State of Georgia v. McKenzie Crowe, 2013: Criminal Trial in the Newton County Courthouse

Topics: Alcohol law, Supreme Court of the United States, Law Pages: 2 (626 words) Published: December 2, 2013
December 2, 2013
State of Georgia v. McKenzie Crowe, (2013)
Criminal Trial; Newton County Courthouse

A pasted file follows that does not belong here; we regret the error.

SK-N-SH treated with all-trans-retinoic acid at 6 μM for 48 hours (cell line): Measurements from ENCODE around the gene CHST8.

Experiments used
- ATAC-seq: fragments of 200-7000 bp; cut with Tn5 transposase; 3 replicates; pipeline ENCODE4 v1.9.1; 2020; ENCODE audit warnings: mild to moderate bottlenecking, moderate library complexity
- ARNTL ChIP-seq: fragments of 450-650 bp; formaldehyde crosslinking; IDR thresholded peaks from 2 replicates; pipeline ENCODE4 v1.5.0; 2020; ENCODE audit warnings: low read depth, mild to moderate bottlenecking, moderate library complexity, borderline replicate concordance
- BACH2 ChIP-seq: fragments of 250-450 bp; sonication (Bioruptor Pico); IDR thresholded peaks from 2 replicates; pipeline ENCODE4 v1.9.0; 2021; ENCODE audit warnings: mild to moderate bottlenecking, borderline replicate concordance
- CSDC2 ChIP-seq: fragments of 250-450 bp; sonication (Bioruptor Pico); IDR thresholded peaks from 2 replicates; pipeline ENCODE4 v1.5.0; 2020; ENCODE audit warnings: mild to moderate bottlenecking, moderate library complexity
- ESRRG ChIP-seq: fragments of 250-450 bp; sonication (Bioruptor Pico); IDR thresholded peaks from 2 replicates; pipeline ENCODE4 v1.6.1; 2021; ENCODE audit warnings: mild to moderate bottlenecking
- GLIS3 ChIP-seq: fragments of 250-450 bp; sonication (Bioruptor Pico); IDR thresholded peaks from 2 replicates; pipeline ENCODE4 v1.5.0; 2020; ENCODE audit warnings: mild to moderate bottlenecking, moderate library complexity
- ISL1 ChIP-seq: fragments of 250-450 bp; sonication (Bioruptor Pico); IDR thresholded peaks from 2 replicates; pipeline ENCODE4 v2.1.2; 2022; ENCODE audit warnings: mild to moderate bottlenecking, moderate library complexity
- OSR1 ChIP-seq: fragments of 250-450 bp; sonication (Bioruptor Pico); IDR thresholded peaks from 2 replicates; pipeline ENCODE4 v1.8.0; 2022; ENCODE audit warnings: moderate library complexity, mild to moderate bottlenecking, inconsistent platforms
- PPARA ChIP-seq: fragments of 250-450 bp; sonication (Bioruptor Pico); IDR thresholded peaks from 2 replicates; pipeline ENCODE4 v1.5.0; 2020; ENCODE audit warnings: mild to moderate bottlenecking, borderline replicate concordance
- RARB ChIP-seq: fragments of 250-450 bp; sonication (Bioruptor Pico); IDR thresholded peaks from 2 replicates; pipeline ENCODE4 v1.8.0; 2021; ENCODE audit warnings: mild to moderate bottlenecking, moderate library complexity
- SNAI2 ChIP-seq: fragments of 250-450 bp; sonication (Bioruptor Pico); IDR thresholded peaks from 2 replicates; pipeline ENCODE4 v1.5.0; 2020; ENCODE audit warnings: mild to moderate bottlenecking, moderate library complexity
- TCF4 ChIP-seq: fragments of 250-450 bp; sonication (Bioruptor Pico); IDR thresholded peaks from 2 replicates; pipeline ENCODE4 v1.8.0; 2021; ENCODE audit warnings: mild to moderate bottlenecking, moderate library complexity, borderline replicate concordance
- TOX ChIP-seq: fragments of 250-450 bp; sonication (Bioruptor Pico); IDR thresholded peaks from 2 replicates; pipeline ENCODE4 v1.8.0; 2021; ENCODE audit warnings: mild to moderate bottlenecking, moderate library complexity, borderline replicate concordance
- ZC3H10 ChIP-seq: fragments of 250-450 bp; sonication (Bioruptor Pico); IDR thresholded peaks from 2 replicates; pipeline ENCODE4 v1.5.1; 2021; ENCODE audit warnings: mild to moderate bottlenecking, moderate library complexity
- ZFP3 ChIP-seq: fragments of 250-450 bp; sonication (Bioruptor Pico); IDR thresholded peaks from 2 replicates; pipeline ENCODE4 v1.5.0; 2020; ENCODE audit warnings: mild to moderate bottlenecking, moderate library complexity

The Criminal Trial of Defendant McKenzie Crowe consisted of several different key factors that contributed to the death of Allison Bell, a beloved grandmother, mother, and sister. On January 28, 2013 at 2:30 a.m., McKenzie Crowe was driving northbound on Cook rd. while the victim Allison Bell was Explorer was totaled. Authorities airlifted Allison to Grady where she was pronounced dead upon arrival. When McKenzie Crowe’s blood alcohol level was taken, she had a 1.02% blood alcohol level. Unfortunately the limit while intoxicated is .08%. This is true only if the driver is of a legal drinking age, which is twenty-one. All drivers who are younger than twenty-one should read nothing more than .02%, or the driver may be charged with a standard DUI offense as well as underage drinking and driving. Based on the information given how long should McKenzie Crowe be held for taking the life of Allison Bell? The Supreme Court Judge Eugene Benton forewarned McKenzie Crowe that she could actually get fifteen years in confinement. The Judge handed down the case to the prosecutor, who advised McKenzie that she has up to four years to file for habeus corpus. The prosecutor then proceeded to ask McKenzie if she gives up her rights and pleads guilty. After reading McKenzie her Miranda rights she suggests for the states recommendation for counts two and counts four. The Judge then read the Miranda rights to McKenzie asking her if she understands, and if all the facts are true. The Judge made it perfectly clear that there could be Page 2 no one to cause her to plead guilty. McKenzie could only plead on a voluntary basis and factual basis. There had been no negotiations made, but yet McKenzie still wanted to...
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